# Category Archives: Java

Java related stuff

# Web Application with JAX-RS (Jersey) on Glassfish

In this tutorial we create a minimalistic web application by using JAX-RS annotations. Our provider class contains some simple methods, responding to HTTP GET requests:

    @Path("/welcomes")
public class Resource {

@GET
@Path("hello")
public String hello() {
return "Hi from REST!";
}

@GET
@Path("short/{name}")
public String shortWelcome(@PathParam("name") String name) {
return "Hi, " + name;
}
}


To hold the Web Service configurations we need to create a class which extends javax.ws.rs.core.Application:

package com.mycompany.restdemo;

import javax.ws.rs.core.Application;

public class ApplicationConfig extends Application {
}


To map the incoming requests under this application, annotate the class with @javax.ws.rs.ApplicationPath. Finally by overriding the

public Set<Class<?>> getClasses()


method of the javax.ws.rs.core.Application class return the provider class(es). This will make the methods of the provider class visible under rest/welcomes/hello and rest/welcomes/short/name URLs.

package com.mycompany.restdemo;

import java.util.Set;
import javax.ws.rs.ApplicationPath;
import javax.ws.rs.core.Application;

@ApplicationPath("/rest")
public class ApplicationConfig extends Application {
@Override
public Set<Class<?>> getClasses() {
return getRestResourceClasses();
}

private Set<Class<?>> getRestResourceClasses() {
Set<Class<?>> resources = new java.util.HashSet<Class<?>>();
return resources;
}
}


Here is the archive containing this demo project tested in GlassFish 3.1.2. It’s a maven project and you can run it right after extracting (you will need Maven) by executing:

mvn install


in the same folder where the pom.xml file is. This will download the required libraries and deploy the web application under http://localhost:8080/restDemo

restDemo.tar.gz (1.59 KB)

# EclEmma: the free Java code coverage tool for Eclipse

Unit testing has a lot of aspects which are more or less equally important but code coverage is something on what you really have to pay attention. Depending on the complexity of our methods, more combinations are possible on arbitrary test inputs. Considering every permutation in some not-so-obvious cases takes some time and effort, and the chance to make a mistake – which will result in an uncovered piece of code – is even higher.

EclEmma is the right tool to measure the coverage of your code and to make sure that every single line is executed properly. It has plenty of useful features from which I’ll present only the Coverage tool. In this post you will:

• see how to run your unit tests through EclEmma
• how to interpret the output of the Coverage tool

I’m using EclEmma with JUnit4 but it will run with JUnit3 too. You will find any neccessary information regarding to the installation on EclEmma site: http://eclemma.org/.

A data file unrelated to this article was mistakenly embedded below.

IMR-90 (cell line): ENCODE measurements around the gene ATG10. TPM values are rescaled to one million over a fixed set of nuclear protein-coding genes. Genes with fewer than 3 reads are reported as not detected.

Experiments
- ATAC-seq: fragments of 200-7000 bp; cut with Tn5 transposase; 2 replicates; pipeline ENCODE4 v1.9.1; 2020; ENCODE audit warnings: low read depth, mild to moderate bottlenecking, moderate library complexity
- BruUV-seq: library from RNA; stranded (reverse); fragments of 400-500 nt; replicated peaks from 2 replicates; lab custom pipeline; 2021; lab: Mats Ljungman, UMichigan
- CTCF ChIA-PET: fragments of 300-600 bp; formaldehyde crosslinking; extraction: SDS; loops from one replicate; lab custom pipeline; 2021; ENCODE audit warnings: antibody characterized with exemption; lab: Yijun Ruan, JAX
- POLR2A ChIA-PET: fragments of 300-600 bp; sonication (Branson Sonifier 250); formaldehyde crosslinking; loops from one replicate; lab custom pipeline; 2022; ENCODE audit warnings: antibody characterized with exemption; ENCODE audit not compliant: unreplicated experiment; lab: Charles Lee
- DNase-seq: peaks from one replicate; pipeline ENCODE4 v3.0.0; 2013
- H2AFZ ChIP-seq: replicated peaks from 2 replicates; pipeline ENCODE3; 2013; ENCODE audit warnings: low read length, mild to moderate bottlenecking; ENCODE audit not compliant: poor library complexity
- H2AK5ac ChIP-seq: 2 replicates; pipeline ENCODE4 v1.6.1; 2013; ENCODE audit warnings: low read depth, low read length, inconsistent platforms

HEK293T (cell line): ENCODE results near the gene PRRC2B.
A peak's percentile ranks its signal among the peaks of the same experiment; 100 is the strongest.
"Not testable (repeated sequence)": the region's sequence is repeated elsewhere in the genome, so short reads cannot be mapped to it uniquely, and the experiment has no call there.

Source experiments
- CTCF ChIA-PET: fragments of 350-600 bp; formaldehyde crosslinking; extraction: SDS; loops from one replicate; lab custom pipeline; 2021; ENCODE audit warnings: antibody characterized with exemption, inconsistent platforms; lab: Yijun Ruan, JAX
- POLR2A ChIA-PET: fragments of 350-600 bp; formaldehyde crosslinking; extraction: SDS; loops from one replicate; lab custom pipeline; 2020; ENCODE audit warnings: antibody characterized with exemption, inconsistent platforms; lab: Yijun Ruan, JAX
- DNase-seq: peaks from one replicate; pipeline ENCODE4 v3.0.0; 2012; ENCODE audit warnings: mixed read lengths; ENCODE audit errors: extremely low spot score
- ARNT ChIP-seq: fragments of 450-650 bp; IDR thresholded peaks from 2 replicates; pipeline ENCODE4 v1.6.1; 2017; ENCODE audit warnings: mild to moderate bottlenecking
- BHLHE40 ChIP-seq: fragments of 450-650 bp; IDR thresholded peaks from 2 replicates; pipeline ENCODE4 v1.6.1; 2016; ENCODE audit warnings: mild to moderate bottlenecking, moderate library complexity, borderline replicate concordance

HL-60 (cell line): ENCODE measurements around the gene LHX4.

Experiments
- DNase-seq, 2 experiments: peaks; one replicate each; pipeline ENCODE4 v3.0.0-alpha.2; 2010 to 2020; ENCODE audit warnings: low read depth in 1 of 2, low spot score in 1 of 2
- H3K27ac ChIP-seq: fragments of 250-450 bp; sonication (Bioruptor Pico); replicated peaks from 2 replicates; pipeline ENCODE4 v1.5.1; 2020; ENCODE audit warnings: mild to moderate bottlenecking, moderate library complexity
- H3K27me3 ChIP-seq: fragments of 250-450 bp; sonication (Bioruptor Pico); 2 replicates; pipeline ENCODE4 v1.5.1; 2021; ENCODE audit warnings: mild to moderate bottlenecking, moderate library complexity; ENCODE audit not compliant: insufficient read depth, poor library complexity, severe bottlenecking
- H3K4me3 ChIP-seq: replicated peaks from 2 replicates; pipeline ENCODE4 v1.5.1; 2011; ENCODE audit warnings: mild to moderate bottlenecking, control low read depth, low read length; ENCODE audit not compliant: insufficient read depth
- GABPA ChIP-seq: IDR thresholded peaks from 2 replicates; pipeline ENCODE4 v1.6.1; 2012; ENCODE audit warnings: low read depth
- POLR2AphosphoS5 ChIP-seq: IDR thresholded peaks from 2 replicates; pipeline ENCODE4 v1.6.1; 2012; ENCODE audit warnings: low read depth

So lets take a look at an example from the source of Qt Jambi. QPair of the com.trolltech.qt package is used to hold two generic values. There are 3 methods to test: public boolean equals(Object o), public String toString() and public QPair clone().

I won’t give any detailed explanations about the test methods since the main goal of this post is to introduce EclEmma. However if you are new in unit testing too you could take a look at one of my old posts Unit testing with Qt Jambi. There are a lot of resources about unit testing but that post is directly related with the currently studied examples.

Let’s take a look at public boolean equals(Object o) which is a method to check the equality of two objects (beware, it could be very tricky!). If you can’t access the resource above, don’t worry the code is reproduced here:

    /**
* Returns true if this pair is the same as the other pair. If any
* of the first or second members are null the result is false regardless.
* @param The other parameter
* @return True if they are equal.
*/
@Override
public boolean equals(Object o) {
QPair<?, ?> other = o instanceof QPair ? (QPair<?, ?>) o : null;
if (other == null || first == null || second == null || other.first == null || other.second == null)
return false;
return first.equals(other.first) && second.equals(other.second);
}


Our test case for this particular method is:

	@org.junit.Test
public void testEquals() {
assertTrue("qp1", qp1.equals(qp1));
assertFalse("qp2", qp1.equals(qp2));
assertFalse("qp3", qp1.equals(qp3));
}

@org.junit.Before
public void setUp() {

qp1 = new QPair<Integer, Integer>(3, 5);
qp2 = new QPair<Integer, Integer>(5, 3);
qp3 = new QPair<Integer, Boolean>(1, null);
qp4 = new QPair<Integer, Boolean>(null, true);
}


While the test case is opened, from the Run menu select Coverage As > JUnit Test. The JUnit test starts and EclEmma is calculating some measurable properties of your code. Now you should see something like this:

As EclEmma finished its job you can see the coverage result of your unit test code:

and the code of the tested class too:

But some of the lines appeared in yellow instead of green, what happened? If you take a closer look to these lines EclEmma will tell you that there are some uncovered branches in your code. In this particular case we have 5, 3 on line 79 and 2 on line 81:

Lets take a look again at our test and study it carefully:

	@org.junit.Test
public void testEquals() {
assertTrue("qp1", qp1.equals(qp1));
assertFalse("qp2", qp1.equals(qp2));
assertFalse("qp3", qp1.equals(qp3));
}

@org.junit.Before
public void setUp() {

qp1 = new QPair<Integer, Integer>(3, 5);
qp2 = new QPair<Integer, Integer>(5, 3);
qp3 = new QPair<Integer, Boolean>(1, null);
qp4 = new QPair<Integer, Boolean>(null, true);
}


Is there any assertion in our test which is running through this if:

               if (other == null || first == null || second == null || other.first == null || other.second == null)